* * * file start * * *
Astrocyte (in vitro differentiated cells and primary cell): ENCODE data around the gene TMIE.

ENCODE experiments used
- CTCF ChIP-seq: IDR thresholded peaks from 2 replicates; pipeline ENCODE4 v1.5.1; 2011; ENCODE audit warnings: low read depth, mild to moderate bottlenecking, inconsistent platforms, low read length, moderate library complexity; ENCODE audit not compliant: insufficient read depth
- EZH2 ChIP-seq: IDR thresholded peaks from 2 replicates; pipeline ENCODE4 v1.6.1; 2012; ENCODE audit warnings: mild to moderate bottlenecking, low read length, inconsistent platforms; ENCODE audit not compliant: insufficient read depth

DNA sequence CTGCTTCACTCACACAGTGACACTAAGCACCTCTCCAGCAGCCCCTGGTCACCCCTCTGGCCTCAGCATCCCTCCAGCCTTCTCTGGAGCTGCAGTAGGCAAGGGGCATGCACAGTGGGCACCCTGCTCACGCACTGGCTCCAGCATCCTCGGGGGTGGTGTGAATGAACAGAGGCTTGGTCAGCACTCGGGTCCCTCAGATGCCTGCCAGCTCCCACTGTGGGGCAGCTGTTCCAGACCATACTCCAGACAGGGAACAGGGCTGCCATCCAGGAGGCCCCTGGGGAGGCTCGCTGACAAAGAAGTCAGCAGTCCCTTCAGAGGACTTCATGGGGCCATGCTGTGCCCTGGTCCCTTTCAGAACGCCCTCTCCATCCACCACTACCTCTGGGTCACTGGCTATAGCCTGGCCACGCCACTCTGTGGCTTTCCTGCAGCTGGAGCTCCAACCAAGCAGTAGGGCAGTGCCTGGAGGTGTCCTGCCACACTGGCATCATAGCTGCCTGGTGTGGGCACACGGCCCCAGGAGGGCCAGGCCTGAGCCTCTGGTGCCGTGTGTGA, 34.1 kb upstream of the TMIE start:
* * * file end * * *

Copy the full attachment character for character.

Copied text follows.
Astrocyte (in vitro differentiated cells and primary cell): ENCODE data around the gene TMIE.

ENCODE experiments used
- CTCF ChIP-seq: IDR thresholded peaks from 2 replicates; pipeline ENCODE4 v1.5.1; 2011; ENCODE audit warnings: low read depth, mild to moderate bottlenecking, inconsistent platforms, low read length, moderate library complexity; ENCODE audit not compliant: insufficient read depth
- EZH2 ChIP-seq: IDR thresholded peaks from 2 replicates; pipeline ENCODE4 v1.6.1; 2012; ENCODE audit warnings: mild to moderate bottlenecking, low read length, inconsistent platforms; ENCODE audit not compliant: insufficient read depth

DNA sequence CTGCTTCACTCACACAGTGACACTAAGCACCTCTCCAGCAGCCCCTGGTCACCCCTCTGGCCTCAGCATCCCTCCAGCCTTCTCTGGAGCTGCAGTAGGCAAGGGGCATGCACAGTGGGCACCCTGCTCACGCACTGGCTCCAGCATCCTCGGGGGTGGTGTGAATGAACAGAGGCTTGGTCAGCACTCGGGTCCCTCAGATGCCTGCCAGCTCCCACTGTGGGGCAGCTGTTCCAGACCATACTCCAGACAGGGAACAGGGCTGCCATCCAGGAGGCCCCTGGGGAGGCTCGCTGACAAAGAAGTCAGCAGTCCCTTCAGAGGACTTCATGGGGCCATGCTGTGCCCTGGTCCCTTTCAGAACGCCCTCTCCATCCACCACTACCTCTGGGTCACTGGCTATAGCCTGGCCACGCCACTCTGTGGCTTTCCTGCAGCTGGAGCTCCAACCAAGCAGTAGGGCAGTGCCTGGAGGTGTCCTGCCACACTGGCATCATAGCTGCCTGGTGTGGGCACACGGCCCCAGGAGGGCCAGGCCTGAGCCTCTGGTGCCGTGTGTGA, 34.1 kb upstream of the TMIE start: